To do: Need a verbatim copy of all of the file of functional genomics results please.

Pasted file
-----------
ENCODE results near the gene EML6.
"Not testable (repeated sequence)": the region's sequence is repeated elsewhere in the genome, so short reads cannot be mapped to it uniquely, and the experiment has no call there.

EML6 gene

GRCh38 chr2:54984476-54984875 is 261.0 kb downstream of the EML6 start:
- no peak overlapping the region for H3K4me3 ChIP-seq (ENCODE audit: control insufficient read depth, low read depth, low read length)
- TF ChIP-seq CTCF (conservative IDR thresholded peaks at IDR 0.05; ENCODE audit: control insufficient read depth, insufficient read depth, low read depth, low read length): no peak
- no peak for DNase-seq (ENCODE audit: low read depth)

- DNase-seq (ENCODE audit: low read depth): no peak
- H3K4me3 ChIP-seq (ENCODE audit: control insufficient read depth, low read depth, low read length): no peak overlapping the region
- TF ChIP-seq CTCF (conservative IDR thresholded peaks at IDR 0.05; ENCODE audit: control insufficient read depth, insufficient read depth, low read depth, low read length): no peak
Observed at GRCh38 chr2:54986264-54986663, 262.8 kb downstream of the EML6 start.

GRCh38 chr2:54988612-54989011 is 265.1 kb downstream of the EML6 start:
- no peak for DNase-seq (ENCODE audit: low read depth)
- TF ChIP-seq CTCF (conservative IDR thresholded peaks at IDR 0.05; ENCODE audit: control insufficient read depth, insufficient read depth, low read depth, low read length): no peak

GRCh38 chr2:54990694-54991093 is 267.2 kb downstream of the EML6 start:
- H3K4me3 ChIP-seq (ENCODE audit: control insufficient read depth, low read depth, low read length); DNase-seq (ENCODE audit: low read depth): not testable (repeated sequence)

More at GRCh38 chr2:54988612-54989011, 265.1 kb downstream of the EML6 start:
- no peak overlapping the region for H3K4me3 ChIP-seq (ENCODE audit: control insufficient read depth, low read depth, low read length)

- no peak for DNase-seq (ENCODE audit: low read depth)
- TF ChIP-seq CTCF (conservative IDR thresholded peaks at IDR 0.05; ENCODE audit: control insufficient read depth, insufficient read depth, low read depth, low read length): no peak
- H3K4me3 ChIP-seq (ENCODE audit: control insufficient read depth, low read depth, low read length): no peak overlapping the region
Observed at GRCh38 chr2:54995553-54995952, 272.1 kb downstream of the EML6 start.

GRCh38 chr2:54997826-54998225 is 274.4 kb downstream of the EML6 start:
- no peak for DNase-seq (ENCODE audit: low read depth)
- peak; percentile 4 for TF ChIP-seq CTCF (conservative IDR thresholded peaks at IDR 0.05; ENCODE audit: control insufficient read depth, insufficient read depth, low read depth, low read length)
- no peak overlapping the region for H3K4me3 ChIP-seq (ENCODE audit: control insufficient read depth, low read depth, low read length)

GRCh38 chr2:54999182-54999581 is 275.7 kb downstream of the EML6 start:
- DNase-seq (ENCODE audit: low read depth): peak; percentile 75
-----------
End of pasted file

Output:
ENCODE results near the gene EML6.
"Not testable (repeated sequence)": the region's sequence is repeated elsewhere in the genome, so short reads cannot be mapped to it uniquely, and the experiment has no call there.

EML6 gene

GRCh38 chr2:54984476-54984875 is 261.0 kb downstream of the EML6 start:
- no peak overlapping the region for H3K4me3 ChIP-seq (ENCODE audit: control insufficient read depth, low read depth, low read length)
- TF ChIP-seq CTCF (conservative IDR thresholded peaks at IDR 0.05; ENCODE audit: control insufficient read depth, insufficient read depth, low read depth, low read length): no peak
- no peak for DNase-seq (ENCODE audit: low read depth)

- DNase-seq (ENCODE audit: low read depth): no peak
- H3K4me3 ChIP-seq (ENCODE audit: control insufficient read depth, low read depth, low read length): no peak overlapping the region
- TF ChIP-seq CTCF (conservative IDR thresholded peaks at IDR 0.05; ENCODE audit: control insufficient read depth, insufficient read depth, low read depth, low read length): no peak
Observed at GRCh38 chr2:54986264-54986663, 262.8 kb downstream of the EML6 start.

GRCh38 chr2:54988612-54989011 is 265.1 kb downstream of the EML6 start:
- no peak for DNase-seq (ENCODE audit: low read depth)
- TF ChIP-seq CTCF (conservative IDR thresholded peaks at IDR 0.05; ENCODE audit: control insufficient read depth, insufficient read depth, low read depth, low read length): no peak

GRCh38 chr2:54990694-54991093 is 267.2 kb downstream of the EML6 start:
- H3K4me3 ChIP-seq (ENCODE audit: control insufficient read depth, low read depth, low read length); DNase-seq (ENCODE audit: low read depth): not testable (repeated sequence)

More at GRCh38 chr2:54988612-54989011, 265.1 kb downstream of the EML6 start:
- no peak overlapping the region for H3K4me3 ChIP-seq (ENCODE audit: control insufficient read depth, low read depth, low read length)

- no peak for DNase-seq (ENCODE audit: low read depth)
- TF ChIP-seq CTCF (conservative IDR thresholded peaks at IDR 0.05; ENCODE audit: control insufficient read depth, insufficient read depth, low read depth, low read length): no peak
- H3K4me3 ChIP-seq (ENCODE audit: control insufficient read depth, low read depth, low read length): no peak overlapping the region
Observed at GRCh38 chr2:54995553-54995952, 272.1 kb downstream of the EML6 start.

GRCh38 chr2:54997826-54998225 is 274.4 kb downstream of the EML6 start:
- no peak for DNase-seq (ENCODE audit: low read depth)
- peak; percentile 4 for TF ChIP-seq CTCF (conservative IDR thresholded peaks at IDR 0.05; ENCODE audit: control insufficient read depth, insufficient read depth, low read depth, low read length)
- no peak overlapping the region for H3K4me3 ChIP-seq (ENCODE audit: control insufficient read depth, low read depth, low read length)

GRCh38 chr2:54999182-54999581 is 275.7 kb downstream of the EML6 start:
- DNase-seq (ENCODE audit: low read depth): peak; percentile 75